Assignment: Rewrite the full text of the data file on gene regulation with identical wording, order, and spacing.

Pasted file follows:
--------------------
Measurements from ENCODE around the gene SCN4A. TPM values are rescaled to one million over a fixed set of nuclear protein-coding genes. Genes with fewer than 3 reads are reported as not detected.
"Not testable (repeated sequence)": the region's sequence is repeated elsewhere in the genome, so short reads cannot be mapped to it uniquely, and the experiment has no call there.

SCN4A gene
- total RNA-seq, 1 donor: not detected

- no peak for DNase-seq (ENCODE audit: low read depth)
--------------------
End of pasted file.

Measurements from ENCODE around the gene SCN4A. TPM values are rescaled to one million over a fixed set of nuclear protein-coding genes. Genes with fewer than 3 reads are reported as not detected.
"Not testable (repeated sequence)": the region's sequence is repeated elsewhere in the genome, so short reads cannot be mapped to it uniquely, and the experiment has no call there.

SCN4A gene
- total RNA-seq, 1 donor: not detected

- no peak for DNase-seq (ENCODE audit: low read depth)